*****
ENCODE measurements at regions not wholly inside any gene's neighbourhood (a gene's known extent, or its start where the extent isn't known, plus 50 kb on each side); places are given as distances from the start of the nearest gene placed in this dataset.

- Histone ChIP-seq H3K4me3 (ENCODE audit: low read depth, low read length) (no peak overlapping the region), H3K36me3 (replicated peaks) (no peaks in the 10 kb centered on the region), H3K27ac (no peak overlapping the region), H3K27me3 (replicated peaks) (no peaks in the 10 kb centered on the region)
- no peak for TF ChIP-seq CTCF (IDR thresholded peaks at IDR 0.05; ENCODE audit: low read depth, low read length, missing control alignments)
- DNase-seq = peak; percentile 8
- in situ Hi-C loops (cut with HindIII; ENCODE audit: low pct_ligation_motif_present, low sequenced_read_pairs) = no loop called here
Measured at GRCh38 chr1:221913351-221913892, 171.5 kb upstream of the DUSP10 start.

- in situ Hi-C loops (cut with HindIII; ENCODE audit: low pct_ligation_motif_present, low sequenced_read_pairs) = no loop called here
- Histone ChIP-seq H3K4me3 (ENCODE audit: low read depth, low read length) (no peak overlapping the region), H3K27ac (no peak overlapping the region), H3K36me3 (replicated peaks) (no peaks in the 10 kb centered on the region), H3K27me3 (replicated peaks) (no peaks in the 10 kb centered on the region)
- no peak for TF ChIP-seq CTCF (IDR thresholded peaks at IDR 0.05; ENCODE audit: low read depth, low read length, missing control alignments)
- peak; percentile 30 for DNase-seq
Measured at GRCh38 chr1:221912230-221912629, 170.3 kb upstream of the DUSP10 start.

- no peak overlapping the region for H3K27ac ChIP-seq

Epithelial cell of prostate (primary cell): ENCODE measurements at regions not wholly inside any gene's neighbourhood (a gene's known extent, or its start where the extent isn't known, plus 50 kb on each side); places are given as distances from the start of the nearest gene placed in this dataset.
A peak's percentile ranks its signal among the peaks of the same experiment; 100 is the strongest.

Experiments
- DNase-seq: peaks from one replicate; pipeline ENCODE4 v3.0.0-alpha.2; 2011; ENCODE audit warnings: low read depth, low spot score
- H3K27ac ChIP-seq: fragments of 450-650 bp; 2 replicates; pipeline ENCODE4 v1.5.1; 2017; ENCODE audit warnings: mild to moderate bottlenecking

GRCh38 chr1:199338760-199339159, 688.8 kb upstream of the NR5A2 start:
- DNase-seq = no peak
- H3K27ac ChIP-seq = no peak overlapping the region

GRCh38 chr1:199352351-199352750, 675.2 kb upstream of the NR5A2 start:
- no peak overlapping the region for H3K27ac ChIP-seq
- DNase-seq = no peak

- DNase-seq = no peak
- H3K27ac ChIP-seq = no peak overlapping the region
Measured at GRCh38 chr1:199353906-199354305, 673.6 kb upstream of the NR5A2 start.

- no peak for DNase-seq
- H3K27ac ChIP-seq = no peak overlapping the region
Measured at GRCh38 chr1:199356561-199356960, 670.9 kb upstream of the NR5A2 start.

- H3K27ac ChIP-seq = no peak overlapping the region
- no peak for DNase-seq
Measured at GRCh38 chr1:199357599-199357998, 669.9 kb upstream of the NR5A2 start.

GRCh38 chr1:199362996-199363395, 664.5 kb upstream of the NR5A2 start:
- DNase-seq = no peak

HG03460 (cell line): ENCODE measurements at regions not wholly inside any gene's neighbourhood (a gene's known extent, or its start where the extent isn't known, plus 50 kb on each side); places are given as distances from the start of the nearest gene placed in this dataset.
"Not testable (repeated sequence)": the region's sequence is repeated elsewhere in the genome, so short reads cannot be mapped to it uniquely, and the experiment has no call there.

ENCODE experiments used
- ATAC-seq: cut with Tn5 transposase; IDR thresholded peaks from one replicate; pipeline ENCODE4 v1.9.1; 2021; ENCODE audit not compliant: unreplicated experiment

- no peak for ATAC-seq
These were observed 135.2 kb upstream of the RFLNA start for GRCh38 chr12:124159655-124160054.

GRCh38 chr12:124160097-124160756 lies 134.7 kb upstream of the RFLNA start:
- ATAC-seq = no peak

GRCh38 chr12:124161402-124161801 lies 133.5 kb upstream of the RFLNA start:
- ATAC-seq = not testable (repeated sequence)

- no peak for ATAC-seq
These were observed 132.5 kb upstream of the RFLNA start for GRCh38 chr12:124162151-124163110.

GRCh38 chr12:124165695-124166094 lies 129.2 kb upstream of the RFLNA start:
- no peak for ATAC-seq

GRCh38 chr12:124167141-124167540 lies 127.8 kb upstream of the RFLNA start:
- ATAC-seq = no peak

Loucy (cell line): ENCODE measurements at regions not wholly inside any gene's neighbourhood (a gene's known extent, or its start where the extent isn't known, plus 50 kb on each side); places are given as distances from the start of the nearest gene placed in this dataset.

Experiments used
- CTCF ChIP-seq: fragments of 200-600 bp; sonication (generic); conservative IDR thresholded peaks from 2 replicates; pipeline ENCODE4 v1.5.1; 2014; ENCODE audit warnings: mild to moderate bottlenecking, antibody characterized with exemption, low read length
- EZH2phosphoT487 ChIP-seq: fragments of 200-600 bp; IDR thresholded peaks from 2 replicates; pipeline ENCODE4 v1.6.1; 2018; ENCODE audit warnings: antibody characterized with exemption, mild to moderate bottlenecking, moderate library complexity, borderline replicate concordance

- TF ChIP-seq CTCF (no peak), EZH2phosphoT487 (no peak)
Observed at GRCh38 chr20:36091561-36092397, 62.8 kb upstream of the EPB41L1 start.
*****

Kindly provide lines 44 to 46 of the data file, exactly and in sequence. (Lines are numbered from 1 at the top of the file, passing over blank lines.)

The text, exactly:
- ATAC-seq = not testable (repeated sequence)

- no peak for ATAC-seq
These were observed 132.5 kb upstream of the RFLNA start for GRCh38 chr12:124162151-124163110.